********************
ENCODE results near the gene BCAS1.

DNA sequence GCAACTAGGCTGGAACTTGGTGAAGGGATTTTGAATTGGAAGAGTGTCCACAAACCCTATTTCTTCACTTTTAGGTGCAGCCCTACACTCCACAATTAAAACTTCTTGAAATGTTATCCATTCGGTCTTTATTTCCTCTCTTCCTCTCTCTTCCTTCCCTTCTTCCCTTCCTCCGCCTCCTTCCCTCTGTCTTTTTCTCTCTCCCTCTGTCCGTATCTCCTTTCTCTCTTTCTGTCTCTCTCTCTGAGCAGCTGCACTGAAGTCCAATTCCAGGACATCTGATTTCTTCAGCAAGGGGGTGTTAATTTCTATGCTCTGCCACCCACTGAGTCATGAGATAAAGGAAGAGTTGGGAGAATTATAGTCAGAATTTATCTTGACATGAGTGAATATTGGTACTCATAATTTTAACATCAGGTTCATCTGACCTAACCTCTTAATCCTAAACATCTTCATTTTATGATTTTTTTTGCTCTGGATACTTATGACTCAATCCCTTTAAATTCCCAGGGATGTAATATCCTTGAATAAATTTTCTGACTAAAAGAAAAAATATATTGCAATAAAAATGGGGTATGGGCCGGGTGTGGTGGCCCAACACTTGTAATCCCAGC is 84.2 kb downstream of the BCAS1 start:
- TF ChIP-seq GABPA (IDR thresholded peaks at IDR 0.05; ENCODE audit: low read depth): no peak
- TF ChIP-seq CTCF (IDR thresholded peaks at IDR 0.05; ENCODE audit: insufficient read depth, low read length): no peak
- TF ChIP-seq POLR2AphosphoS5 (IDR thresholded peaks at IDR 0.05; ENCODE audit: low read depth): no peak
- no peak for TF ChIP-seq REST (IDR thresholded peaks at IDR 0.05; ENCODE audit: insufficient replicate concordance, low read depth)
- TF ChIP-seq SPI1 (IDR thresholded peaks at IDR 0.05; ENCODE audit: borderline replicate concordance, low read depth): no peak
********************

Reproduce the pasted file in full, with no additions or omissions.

ENCODE results near the gene BCAS1.

DNA sequence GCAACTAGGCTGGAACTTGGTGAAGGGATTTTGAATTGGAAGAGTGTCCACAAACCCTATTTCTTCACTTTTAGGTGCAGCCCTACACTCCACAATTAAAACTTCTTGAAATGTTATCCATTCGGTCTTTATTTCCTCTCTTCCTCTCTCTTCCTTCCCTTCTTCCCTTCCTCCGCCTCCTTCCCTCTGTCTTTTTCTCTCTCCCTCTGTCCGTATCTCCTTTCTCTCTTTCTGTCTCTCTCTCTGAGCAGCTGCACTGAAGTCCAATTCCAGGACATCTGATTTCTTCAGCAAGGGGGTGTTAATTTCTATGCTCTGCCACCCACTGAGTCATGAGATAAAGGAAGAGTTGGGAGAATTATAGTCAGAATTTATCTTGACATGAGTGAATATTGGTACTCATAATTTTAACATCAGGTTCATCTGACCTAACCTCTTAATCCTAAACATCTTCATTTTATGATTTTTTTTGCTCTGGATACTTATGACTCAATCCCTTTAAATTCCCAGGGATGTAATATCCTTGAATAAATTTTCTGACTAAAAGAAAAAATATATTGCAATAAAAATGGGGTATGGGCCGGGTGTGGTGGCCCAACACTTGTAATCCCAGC is 84.2 kb downstream of the BCAS1 start:
- TF ChIP-seq GABPA (IDR thresholded peaks at IDR 0.05; ENCODE audit: low read depth): no peak
- TF ChIP-seq CTCF (IDR thresholded peaks at IDR 0.05; ENCODE audit: insufficient read depth, low read length): no peak
- TF ChIP-seq POLR2AphosphoS5 (IDR thresholded peaks at IDR 0.05; ENCODE audit: low read depth): no peak
- no peak for TF ChIP-seq REST (IDR thresholded peaks at IDR 0.05; ENCODE audit: insufficient replicate concordance, low read depth)
- TF ChIP-seq SPI1 (IDR thresholded peaks at IDR 0.05; ENCODE audit: borderline replicate concordance, low read depth): no peak